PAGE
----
The third of the most recent Doctor Who books published by BBC books, well, the third as I have been reading them. This story is a present day adventure which explores the power of Urban Legends mostly generated by online media, and what happens when they share roots with much older myths and legends. In this case it is the relatively new idea of The Shining Men, creatures glimpsed at the corners of ones eye, supernaturally tall with blank faces and eyes which emit blazing lights. The Shining Men appear on the corner of your street, the bottom of your garden, the foot of your stairs, waiting and watching, getting ready for the moment they drag you down to unseen realms. The Shining Men were a Halloween tale which grew in the telling, an invention which became real by dent of repetition. Home made bogey men who were not real until they simply were.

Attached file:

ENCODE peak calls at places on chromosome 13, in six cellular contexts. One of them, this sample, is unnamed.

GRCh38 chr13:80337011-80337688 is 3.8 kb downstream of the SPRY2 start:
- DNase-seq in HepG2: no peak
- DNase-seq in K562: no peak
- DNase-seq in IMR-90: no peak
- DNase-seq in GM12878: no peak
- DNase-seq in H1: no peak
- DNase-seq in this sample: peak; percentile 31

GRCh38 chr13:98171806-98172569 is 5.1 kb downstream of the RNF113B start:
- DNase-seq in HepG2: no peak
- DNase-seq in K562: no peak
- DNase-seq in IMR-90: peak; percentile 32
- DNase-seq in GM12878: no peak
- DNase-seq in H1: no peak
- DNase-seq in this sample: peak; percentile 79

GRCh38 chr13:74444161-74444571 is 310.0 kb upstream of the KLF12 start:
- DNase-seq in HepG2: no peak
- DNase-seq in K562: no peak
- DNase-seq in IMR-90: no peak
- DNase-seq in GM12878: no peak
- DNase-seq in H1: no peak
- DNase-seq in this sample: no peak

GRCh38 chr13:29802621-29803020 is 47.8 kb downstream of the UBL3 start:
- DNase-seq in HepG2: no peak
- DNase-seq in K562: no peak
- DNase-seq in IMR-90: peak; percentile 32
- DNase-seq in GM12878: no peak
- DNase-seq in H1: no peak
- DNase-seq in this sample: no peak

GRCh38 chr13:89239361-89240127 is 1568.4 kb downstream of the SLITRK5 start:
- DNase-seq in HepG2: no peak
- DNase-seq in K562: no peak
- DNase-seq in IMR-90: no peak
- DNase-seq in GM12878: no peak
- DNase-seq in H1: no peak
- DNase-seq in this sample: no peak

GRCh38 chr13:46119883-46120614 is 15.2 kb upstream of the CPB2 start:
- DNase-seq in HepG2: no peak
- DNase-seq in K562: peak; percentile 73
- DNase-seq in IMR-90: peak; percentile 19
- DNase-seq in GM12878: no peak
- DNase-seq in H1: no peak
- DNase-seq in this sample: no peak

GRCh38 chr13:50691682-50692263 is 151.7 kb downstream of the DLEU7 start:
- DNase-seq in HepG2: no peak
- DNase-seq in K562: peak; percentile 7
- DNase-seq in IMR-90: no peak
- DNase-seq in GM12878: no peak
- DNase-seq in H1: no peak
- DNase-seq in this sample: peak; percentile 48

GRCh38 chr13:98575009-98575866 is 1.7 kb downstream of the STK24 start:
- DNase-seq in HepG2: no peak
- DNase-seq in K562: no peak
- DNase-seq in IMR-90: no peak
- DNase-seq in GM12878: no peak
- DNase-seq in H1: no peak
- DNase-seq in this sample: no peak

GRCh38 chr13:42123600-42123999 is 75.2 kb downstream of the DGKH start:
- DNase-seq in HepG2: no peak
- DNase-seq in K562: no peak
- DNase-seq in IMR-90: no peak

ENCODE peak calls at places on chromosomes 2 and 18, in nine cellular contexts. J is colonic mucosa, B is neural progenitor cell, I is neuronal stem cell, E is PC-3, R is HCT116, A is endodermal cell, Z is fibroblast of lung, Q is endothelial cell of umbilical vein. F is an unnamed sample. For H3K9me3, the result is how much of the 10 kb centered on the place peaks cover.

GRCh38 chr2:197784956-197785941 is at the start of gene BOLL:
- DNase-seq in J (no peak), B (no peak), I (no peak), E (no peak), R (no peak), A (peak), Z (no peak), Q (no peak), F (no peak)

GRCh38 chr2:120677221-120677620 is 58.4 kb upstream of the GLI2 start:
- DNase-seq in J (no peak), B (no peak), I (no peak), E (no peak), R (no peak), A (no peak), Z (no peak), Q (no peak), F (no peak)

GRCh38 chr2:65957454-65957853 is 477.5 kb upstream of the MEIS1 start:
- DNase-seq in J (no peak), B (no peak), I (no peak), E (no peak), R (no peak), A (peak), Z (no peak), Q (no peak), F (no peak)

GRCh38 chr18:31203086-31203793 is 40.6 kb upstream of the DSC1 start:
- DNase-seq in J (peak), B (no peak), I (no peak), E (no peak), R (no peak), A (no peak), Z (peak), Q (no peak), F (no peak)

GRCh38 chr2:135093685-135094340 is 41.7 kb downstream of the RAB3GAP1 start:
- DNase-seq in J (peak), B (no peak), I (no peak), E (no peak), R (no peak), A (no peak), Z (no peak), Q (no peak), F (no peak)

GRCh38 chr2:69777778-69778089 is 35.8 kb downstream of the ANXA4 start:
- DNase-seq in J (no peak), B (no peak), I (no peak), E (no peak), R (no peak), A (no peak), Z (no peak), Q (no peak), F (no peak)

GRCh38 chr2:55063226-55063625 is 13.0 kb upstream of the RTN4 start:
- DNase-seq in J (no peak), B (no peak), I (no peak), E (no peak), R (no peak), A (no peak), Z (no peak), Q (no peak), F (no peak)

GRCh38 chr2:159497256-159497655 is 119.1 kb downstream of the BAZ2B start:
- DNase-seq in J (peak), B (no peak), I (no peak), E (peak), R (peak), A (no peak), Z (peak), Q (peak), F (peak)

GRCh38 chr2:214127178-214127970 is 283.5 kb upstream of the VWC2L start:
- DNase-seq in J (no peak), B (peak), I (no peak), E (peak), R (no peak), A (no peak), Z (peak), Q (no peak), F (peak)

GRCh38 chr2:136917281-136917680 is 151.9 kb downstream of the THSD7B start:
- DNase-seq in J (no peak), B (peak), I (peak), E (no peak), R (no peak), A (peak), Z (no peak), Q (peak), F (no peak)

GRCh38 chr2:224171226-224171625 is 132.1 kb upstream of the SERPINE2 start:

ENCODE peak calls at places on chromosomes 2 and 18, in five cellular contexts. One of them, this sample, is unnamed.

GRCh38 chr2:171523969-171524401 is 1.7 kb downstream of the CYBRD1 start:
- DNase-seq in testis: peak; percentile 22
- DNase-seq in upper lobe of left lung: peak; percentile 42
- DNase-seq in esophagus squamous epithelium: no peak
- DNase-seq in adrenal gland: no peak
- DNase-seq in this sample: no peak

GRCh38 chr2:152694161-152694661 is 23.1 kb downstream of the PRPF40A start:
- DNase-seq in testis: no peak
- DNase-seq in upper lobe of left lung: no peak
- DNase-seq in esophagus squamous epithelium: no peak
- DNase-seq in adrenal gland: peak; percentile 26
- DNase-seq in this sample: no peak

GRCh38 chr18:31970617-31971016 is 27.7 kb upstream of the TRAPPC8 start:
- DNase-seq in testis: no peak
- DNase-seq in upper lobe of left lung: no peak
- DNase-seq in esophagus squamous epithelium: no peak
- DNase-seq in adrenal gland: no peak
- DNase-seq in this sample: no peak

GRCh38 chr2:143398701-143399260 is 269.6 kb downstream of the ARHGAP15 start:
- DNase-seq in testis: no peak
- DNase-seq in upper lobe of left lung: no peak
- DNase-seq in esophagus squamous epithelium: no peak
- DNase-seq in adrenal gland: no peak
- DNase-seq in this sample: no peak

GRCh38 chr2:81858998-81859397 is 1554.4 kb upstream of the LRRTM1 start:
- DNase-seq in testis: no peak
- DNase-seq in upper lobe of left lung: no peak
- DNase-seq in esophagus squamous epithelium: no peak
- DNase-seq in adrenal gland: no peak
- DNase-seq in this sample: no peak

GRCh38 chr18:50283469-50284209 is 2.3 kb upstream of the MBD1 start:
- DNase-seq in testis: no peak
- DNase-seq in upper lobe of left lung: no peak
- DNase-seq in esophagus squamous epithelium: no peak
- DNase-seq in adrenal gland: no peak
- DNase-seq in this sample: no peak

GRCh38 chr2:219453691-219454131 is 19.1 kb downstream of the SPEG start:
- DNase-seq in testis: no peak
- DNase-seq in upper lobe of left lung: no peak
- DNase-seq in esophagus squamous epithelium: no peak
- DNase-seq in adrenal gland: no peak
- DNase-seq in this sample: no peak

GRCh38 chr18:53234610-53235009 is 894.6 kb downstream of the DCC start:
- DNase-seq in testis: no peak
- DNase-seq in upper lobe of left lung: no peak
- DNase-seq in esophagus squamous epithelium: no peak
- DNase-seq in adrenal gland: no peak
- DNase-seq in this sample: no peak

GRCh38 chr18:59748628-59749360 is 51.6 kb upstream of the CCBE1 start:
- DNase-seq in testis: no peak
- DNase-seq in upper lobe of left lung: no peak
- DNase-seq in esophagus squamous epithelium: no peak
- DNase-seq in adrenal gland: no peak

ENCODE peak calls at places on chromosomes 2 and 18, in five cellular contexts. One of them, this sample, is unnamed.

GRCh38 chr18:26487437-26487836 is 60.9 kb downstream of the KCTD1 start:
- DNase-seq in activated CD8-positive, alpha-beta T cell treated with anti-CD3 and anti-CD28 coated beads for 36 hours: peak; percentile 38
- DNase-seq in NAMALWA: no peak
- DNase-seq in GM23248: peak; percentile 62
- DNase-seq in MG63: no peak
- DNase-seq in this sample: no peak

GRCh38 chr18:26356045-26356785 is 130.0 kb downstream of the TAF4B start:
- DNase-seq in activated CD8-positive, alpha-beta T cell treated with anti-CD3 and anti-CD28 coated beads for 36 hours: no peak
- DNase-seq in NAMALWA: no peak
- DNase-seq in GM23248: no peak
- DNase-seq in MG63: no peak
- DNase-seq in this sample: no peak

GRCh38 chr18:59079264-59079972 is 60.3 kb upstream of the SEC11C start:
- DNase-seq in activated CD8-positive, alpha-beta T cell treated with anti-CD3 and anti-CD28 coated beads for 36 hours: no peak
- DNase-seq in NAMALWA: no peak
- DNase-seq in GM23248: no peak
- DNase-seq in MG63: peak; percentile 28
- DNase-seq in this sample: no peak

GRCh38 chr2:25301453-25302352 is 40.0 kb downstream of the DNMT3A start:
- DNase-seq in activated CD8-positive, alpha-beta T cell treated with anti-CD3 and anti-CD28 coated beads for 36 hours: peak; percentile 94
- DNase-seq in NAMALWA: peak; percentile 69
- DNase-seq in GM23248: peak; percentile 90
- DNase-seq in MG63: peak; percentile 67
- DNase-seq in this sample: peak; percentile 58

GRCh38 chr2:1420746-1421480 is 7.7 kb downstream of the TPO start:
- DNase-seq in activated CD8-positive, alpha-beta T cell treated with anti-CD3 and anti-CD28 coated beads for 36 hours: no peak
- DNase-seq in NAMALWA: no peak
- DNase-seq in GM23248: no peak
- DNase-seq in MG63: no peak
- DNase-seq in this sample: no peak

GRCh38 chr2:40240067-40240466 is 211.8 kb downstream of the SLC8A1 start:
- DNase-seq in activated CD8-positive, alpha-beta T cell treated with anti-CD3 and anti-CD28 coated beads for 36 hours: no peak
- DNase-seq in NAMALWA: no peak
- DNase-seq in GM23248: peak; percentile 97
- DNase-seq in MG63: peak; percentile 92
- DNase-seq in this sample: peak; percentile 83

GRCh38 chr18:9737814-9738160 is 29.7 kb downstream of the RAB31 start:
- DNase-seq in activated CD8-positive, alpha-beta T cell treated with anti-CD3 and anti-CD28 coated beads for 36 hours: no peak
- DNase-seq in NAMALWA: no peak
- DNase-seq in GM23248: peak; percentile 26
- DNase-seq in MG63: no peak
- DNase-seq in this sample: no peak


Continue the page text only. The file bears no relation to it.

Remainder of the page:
The story, as far as The Doctor and Bill are concerned begins in a forest, a spooky forest at night. We are talking the full Fetch Priory woods here, a classic Tardis location. The Tardis team find themselves pitched against the  ancient form of magical science which lies at the heart of most folk tales. The Shining Men reflects a new suspicion among  modern Fortean investigators that phenomenon such as demonology , UFO sightings, even Slender Man stories are in fact old enemies of mankind hiding behind new hideous faces. The suspicion that there is in fact nothing new under the sun and that these are old foes allowing themselves to be seen in a modern context. That malicious demons are playing a sly game of "you only thought you knew us."Cavan Scott does a great job as the regular scribe on The Ninth Doctor title published by Titan Books and his book makes a worthy addition to this trilogy of new books which will probably be the last Doctor Who books to be published while Peter Capaldi occupies the Tardis bearing his face.